The Tories are really poisoning the well over Europe aren’t they?
Obviously, the issue of the direction of Europe and how to engage with it has been a large bone of contention for the Tories, going back to the Maastricht Treaty (although they pretty much waved through the Single European Treaty in the mid-80s. Dissident Tories set up fringe movements, such as the Referendum Party and, more successfully, UKIP as overtly eurosceptic political forces. Even so, the mainstream of the Conservative Party has over time drifted towards an antipathetic stance to the EU, as the influence of the moderate old guard such as Heseltine and Clarke waned in the 1990s.
But Cameron has really annoyed the people who would be the Tories more traditional allies in Europe, the centre right parties grouped in the European People’s Party (EPP). Firstly he withdrew the Tories from their alliance with the EPP, forming a new grouping with fringe right wing parties, mainly from Eastern Europe. The EPP made net gains in the 2009 elections, but could have been even stronger if the Tories and their new friends had joined them.
The choice of new partners for the Tories has also been contentious. The most natural grouping for them would have been the generally right wing, anti-federalist ‘Alliance of Independent Democrats’. However, they already had a UK-based party as leading members, UKIP. The Tories would not sit with UKIP and so put themselves in a position where they had to scout around for right wing parties that weren’t outright fascists in sufficient numbers and distribution to form a new group. As the bottom of the barrel was scraped, some dubious characters were signed up.
The most recent snub to the EPP was to try and stall the process of ratifying the Lisbon Treaty. After a long drawn out process, with some countries having a referendum (or in Ireland’s case two) and most putting the treaty through their parliaments, only the Czech Republic is left to sign it off. It was rumoured for some time that the President was holding off partly in response to a letter from a foreign politician who’d asked him to. Last week it was revealed that it was (as many had suspected) Cameron who had sent the letter.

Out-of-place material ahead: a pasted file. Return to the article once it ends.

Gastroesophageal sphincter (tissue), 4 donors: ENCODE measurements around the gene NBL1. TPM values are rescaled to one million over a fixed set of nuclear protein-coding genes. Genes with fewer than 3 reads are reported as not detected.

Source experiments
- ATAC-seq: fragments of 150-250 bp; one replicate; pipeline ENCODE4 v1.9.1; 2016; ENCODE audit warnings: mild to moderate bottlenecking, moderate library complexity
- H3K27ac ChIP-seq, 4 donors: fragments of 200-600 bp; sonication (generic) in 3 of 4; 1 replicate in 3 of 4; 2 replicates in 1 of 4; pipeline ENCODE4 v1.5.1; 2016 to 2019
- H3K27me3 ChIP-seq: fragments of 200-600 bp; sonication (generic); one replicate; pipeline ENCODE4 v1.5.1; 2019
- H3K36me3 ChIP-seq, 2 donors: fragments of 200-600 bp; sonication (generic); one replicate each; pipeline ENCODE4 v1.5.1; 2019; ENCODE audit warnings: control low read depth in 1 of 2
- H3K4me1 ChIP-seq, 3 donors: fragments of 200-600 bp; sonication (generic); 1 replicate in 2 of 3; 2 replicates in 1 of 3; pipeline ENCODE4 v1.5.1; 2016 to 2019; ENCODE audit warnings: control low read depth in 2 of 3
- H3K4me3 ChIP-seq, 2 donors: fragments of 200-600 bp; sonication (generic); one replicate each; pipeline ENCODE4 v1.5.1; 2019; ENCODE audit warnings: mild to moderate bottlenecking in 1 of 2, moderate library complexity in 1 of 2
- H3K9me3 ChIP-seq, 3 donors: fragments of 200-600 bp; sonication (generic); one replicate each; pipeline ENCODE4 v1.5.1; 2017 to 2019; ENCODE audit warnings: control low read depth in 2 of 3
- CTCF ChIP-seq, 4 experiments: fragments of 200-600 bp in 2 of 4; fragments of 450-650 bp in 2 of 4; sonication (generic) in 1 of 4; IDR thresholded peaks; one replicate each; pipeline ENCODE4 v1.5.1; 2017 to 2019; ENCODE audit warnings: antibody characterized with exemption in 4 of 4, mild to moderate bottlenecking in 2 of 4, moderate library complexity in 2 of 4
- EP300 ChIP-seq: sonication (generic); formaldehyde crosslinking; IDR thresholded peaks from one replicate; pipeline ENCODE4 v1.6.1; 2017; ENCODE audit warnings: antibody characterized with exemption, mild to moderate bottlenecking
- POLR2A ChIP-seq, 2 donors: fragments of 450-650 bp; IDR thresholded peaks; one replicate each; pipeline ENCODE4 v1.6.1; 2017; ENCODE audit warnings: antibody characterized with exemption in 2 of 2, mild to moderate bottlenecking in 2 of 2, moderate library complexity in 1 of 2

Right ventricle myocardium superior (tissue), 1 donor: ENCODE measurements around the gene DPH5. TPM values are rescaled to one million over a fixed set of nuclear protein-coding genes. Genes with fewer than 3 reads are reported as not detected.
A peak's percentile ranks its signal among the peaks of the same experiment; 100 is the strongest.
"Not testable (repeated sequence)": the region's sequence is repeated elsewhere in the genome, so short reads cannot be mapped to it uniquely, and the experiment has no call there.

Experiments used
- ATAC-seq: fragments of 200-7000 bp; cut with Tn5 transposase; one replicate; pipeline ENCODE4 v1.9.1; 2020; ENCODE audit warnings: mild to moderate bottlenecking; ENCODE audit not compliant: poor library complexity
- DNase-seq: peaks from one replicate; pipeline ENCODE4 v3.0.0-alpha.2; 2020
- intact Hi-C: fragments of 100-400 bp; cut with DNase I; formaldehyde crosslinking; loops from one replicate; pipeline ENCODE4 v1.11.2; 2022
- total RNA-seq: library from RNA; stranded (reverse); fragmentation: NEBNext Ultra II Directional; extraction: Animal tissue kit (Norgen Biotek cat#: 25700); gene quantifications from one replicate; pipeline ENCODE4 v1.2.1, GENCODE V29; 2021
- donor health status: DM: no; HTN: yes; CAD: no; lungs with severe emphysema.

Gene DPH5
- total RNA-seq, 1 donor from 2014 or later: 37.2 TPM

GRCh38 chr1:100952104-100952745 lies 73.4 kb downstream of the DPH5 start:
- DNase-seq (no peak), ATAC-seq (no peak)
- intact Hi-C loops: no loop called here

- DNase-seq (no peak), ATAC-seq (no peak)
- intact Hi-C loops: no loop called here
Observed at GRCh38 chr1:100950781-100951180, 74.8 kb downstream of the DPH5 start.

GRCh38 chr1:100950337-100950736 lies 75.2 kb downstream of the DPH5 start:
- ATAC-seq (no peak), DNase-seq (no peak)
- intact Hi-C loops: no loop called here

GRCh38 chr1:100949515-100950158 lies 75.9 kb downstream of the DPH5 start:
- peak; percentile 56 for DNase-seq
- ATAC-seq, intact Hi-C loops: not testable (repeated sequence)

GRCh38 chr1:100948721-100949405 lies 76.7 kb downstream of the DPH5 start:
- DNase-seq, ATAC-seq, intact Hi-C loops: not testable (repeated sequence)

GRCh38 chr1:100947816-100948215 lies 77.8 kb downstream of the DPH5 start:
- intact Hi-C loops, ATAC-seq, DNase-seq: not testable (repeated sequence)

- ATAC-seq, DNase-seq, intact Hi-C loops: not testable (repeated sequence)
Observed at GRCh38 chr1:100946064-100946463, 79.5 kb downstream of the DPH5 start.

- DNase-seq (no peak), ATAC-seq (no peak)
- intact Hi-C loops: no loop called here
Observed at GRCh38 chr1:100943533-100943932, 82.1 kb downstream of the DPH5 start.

The Czechs will go through their legal processes, and probably ratify later this month. The Tories will lose their main policy (to hold a referendum if it has not been fully ratified if and when they get elected) and now are set to come up with their Plan B – which is probably to try and negotiate as many ‘opt-outs’ as they can.
But who will they have to negotiate with? Well, the likes of Angela Merkel and Nicholas Sarkozy, who lead Germany and France and are in EPP parties. They are also supporters of the Lisbon Treaty and have taken a very dim view of attempts to derail it.
Now, I think that Labour has missed a big trick here. The ‘Blair for President’ campaign is stupid – the EPP will want one of their guys to take the job, and likely someone from a ‘smaller’ nation which would rule him out of the running on two counts – before you take into account any objections to the man himself. Brown and Labour would do better to avoid putting anyone forward for the top job. Let the Tories be the only UK party which is getting the cold shoulder in Europe – if they win the General Election, let’s see how much ‘Dave’ and his mates can get out of a Europe where pretty much every leader and most MEPs distrusts him before he’s even started.